Sunday, December 13, 2009


Brand X is guilty of going through the motions on Do They Hurt? At this juncture in Brand X's career, John Goodsall and Percy Jones are the principal forces, with Phil Collins, Morris Pert, and Robin Lumley reduced to a couple of cameos. Peter Robinson, who adopts Lumley's role of providing dreamy keyboards, and drummer Mike Clarke pick up the slack well enough, though John Giblin appears only on one track (the solid if predictably Goodsallian "Voidarama"). The album's strongest track is Goodsall's "Cambodia," which features his mesmerizing arpeggios and heroic guitar leads in a solid progressive rock instrumental. Little else on Do They Hurt? sounds better than outtakes from previous efforts, however. "Noddy Goes to Sweden" and "Triumphant Limp" are under-inspired efforts from Percy Jones; "Fragile!" (cowritten by Jones and Robinson) lacks the marimba-laden magic that made "Disco Suicide" so interesting. The album's most intriguing, and in many ways frustrating, track is "Act of Will," another attempt at a pop crossover from Goodsall that squanders a good melody by employing heavily treated (and barely intelligible) vocals from the guitarist. The record's final song, "D.M.Z.," is little more than a case of noodling around in a familiar environment. Over the years, Goodsall and Jones have developed unique compositional styles -- one listen will reveal who wrote what. But it's all been done better on earlier albums; without the eclectic approach of Product, Do They Hurt? reveals itself to be little more than a retread of earlier ideas. Of minor interest, Monty Python alumnus Michael Palin provides mildly amusing liner notes. ~ Dave Connolly, All Music Guide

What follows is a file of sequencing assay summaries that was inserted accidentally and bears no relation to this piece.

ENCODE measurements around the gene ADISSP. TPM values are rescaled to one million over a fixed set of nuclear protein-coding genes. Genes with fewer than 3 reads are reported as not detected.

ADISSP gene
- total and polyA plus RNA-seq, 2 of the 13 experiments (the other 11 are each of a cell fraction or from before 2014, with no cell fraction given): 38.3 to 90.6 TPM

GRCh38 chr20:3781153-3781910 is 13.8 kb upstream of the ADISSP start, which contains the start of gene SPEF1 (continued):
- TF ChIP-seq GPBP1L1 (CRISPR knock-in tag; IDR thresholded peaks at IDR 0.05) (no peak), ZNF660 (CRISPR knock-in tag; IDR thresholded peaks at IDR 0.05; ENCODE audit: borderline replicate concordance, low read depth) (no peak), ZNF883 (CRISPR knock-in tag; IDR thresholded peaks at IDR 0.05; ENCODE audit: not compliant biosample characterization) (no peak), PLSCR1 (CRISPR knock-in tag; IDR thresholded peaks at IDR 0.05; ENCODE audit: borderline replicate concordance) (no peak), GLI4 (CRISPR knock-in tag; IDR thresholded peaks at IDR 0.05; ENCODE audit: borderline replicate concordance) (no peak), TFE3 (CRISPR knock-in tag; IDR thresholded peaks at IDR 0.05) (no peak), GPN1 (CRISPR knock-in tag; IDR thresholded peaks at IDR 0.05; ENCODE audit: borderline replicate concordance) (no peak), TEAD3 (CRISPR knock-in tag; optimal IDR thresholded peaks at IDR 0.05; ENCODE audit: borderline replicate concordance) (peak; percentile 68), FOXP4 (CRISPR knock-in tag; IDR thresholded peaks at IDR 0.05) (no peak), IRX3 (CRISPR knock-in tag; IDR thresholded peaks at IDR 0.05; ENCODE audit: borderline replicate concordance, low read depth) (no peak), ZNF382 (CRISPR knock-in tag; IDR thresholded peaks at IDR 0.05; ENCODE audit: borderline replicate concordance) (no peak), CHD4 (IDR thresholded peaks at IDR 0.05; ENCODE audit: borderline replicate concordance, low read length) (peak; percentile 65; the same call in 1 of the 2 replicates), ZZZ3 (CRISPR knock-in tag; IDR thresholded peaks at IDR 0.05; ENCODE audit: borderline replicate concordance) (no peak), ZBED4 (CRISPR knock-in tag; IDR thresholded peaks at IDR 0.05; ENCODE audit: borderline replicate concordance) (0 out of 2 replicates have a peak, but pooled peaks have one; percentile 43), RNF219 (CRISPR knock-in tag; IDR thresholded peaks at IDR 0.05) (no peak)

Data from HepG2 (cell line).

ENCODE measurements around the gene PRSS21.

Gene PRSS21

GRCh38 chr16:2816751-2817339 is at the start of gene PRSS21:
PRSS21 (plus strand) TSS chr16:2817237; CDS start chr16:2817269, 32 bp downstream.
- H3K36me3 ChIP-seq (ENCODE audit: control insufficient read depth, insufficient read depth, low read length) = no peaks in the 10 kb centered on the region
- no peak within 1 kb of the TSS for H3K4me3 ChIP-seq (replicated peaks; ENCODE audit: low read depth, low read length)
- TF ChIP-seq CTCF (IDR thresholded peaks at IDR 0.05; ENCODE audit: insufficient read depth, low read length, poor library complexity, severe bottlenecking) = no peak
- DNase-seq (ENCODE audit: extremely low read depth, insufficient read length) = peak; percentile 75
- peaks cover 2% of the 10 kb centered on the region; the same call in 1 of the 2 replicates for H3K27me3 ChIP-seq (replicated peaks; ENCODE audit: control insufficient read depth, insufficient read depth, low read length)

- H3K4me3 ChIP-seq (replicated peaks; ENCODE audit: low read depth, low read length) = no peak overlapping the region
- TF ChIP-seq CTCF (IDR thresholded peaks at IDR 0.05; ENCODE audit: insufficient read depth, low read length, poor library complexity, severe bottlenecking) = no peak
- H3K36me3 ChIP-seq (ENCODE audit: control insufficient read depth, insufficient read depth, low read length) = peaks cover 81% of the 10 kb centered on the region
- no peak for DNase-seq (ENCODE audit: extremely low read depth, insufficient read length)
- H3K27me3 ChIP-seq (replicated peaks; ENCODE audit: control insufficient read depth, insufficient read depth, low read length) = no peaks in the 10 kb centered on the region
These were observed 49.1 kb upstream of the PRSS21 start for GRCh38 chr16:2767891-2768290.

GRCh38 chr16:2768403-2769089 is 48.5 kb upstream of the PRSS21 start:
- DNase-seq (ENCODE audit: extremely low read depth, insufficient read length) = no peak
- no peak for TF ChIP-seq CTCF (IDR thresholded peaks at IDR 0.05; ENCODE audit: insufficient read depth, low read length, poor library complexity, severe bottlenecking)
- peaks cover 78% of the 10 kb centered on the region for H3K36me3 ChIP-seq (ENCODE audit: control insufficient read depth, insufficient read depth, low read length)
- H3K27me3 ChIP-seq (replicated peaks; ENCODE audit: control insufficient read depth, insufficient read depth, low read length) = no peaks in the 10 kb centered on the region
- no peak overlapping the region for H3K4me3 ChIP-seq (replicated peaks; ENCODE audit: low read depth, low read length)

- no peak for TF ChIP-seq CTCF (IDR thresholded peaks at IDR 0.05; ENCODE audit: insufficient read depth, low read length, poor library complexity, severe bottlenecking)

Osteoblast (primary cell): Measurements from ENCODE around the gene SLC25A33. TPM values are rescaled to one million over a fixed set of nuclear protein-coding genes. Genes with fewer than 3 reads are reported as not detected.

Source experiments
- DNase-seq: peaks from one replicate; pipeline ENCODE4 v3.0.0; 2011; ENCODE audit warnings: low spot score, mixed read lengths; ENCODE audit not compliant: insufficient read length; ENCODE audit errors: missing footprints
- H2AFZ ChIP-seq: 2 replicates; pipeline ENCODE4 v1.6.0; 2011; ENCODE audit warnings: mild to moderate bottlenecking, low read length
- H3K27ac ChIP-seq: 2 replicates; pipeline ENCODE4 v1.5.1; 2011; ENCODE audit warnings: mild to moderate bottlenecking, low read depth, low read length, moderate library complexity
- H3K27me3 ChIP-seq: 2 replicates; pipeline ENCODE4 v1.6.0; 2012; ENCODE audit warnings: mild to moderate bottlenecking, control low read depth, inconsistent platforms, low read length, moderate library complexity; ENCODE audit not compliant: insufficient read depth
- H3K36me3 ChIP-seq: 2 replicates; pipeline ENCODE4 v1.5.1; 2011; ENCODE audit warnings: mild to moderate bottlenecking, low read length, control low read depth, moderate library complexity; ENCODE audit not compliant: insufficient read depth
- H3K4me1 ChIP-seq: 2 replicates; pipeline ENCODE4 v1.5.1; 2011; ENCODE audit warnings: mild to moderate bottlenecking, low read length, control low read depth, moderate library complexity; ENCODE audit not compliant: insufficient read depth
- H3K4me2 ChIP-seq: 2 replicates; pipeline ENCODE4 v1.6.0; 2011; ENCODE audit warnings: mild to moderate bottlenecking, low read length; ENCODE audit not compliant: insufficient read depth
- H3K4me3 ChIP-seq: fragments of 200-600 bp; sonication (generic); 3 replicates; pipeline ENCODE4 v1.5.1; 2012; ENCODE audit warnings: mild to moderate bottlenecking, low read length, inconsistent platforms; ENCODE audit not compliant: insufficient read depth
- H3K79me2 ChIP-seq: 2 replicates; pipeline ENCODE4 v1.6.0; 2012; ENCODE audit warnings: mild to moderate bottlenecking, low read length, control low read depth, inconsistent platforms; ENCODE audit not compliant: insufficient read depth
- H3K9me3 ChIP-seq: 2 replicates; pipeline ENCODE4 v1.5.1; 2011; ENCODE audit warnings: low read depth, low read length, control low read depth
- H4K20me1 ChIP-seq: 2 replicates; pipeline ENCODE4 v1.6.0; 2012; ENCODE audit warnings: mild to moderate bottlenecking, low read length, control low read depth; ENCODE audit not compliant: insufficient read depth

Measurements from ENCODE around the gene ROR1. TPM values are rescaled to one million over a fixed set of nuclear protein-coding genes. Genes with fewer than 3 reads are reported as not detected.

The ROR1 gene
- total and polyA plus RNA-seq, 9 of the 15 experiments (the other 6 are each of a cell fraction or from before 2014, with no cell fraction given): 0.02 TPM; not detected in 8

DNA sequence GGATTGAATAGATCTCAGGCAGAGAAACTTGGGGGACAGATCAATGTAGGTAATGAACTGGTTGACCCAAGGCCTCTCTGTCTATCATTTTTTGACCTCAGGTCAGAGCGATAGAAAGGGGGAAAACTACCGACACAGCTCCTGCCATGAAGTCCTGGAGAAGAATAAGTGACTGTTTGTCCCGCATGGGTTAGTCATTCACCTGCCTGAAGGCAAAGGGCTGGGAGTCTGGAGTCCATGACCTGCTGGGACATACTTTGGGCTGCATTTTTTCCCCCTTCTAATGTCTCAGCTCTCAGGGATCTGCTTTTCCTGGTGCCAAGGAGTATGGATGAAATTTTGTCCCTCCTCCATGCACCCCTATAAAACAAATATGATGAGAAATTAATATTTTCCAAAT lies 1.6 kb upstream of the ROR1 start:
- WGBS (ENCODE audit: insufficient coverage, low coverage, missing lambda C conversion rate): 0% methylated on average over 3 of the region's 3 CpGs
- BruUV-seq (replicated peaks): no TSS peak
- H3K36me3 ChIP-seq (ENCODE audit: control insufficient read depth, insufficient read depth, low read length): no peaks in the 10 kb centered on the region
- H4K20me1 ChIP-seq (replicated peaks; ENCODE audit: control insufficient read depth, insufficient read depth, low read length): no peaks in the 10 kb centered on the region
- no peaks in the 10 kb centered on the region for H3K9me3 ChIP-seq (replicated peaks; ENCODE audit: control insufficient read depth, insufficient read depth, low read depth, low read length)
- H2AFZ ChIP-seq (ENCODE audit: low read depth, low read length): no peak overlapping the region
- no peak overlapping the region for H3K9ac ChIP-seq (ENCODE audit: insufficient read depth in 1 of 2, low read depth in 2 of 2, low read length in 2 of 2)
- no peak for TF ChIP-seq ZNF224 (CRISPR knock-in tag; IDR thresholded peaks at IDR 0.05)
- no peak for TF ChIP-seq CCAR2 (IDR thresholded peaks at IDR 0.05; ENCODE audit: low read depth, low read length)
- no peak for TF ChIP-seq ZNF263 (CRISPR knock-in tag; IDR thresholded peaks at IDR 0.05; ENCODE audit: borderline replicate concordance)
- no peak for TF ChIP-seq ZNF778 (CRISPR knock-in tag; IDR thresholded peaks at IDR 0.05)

Tracks :

1. "Noddy Goes to Sweden" (Jones) (4:30)
2. "Voidarama" (Goodsall) (4:25)
3. "Act of Will" (Goodsall) (4:44)
4. "Fragile" (Jones, Robinson) (5:26)
5. "Cambodia" (Goodsall) (4:30)
6. "Triumphant Limp" (Goodsall, Giblin, Lumley, Collins) (7:28)
7. "D.M.Z." (Jones) (8:37)


Artwork Included

1 comment:

  1. Don't think the opinion that "Brand X is only going through the motions" is the only opinion there is about this release. This is surely one of their best. Not that it doesn't have some weak spots ( as most of their discs do ) but a few of pieces JUST KILL and if you liked their first four ( or Product ) you'll surely dig this. It indeed contains some of Percy Jones best playing on ANY release. So if you are a bassist it's a must have item.

    Mike Clarke is also present on drums from Herbie Hancock's Headhunters era and in my book he's both stronger and more tasteful on the kit than Collins. Collins surely can't touch him when it comes to playing genuine funk.


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